Forget birthing and breastfeeding classes. Put down the "What to Expect" and "How to Make your Baby Sleep So You Can Too," or whatever the parenting book of the month is. What every glowing expectant mother should spend nine months studying is applied behavioral analysis. Because no matter how you frame it, you will spend the next eighteen years of your life shaping behavior. Not only that, but the antecedent-behavior-consequence patterns that develop in your home now will shape the trajectory of the rest of your child's life.
Makes sleeping through the night seem a little trivial, eh?
Case in point: Last week required super powers I do not possess. This week? Pie in the sky. What changed? Behavior modification, baby.
Silas has been screaming. And screaming and screaming and screaming and screaming. Screaming in the morning, screaming in the evening, screaming at suppertime. I am reasonably patient with small children, and it was almost more than I can handle. Always with the screaming. Until Sunday, when I began to see how I was not only allowing, but CAUSING his behavior.
Here's how it usually went down: Asher and Silas would be in another room. Silas would scream as though someone just forcibly removed his pinky. I would rush into the room, and assume Asher had hurt him (not outside of the realm of possibility, but it was not always true). I would pick Silas up and comfort him. OR: Silas would want a toy. He couldn't reach it, so he would SCREAM in frustration. I would swoop him up, and narrate, "You want the toy. You're frustrated," then give him the object of his heart's desire. In other words, screaming was always rewarded with attention.
Sunday afternoon it occurred to me - oh my goodness. Silas is no longer a baby, he is a toddler. He is screaming for attention, and every time he screams, attention is rewarded, thereby guaranteeing the fact that he will continue to scream for attention. If I want him to stop screaming, I have to stop making screaming worth his time.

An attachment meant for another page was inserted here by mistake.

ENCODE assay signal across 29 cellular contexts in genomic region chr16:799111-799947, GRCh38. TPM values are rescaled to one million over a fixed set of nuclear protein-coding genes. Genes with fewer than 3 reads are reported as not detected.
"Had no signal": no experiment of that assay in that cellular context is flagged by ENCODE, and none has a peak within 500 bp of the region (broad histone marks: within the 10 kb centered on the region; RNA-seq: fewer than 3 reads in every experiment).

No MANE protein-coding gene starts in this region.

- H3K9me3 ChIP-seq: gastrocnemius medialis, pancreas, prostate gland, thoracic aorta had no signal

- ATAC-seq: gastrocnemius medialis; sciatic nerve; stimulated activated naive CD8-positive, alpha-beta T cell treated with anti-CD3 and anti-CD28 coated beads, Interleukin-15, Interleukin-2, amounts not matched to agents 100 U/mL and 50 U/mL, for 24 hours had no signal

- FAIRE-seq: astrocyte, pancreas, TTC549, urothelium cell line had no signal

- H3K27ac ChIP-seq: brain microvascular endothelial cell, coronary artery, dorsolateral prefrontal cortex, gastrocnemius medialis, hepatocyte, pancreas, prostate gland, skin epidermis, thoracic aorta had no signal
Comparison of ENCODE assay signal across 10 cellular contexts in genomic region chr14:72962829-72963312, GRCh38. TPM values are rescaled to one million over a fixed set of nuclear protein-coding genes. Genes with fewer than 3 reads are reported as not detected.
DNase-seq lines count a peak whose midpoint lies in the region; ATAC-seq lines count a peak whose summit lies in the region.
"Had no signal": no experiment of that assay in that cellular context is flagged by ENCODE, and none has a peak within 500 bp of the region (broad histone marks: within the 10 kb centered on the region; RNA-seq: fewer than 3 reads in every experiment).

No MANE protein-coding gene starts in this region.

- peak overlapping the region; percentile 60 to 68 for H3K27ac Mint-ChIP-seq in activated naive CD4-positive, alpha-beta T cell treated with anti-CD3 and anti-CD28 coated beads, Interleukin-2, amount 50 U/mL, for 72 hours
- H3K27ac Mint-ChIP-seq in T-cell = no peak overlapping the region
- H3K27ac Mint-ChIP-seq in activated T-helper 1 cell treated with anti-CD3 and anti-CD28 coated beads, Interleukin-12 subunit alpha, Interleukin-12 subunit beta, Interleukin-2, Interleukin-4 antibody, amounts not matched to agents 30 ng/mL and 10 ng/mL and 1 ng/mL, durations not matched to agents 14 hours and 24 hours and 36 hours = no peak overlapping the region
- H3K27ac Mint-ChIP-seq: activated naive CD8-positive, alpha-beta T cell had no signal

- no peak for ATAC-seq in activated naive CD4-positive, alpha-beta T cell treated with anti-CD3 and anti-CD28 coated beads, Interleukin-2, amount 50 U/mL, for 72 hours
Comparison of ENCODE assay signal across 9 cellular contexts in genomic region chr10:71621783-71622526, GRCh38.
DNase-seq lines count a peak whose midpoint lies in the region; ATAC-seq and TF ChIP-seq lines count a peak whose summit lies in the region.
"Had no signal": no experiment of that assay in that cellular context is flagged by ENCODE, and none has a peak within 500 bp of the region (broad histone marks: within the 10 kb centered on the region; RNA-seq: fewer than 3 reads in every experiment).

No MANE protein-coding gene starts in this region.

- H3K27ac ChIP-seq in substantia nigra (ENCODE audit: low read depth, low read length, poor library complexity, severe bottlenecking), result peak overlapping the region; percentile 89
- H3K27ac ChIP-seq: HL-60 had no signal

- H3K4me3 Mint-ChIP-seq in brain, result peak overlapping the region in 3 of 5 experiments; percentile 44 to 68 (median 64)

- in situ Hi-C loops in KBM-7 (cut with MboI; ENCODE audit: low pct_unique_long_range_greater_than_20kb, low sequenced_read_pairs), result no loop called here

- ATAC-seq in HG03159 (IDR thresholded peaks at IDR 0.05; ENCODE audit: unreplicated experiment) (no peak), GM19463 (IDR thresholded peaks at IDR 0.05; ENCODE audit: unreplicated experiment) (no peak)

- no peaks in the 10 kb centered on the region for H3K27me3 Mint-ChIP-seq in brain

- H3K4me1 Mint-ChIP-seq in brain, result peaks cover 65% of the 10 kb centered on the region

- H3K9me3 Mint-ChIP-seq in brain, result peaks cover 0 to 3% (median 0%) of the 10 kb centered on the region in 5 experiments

When I stepped back and really watched what was going on, I realized Silas was actually antagonizing Asher most of the time, then screaming because Asher wouldn't give him the toy he wanted. I had been reinforcing that, but now I don't. Now, Silas is removed from his brother's activity when he begins screaming at him. Attention is removed, not given, for screaming. And when he screams out of frustration, I am giving him something else to say ("Help please") to make a request. When he screams in anger, he goes to time-out (again removing attention, rather than giving it). Screaming just isn't as valuable to him as it used to be.
He is still screaming, but less (it's only been two days). But just as important as decreasing the screaming, I am no longer a part of the problem. I am replacing inappropriate behaviors with more acceptable ones, and I no longer feel like I am at the mercy of my son's behavior.
But seriously? Nothing outside of graduate school (and working in ABA therapy) would have ever prepared me for toddlerhood.
Applied behavioral analysis, she is your friend.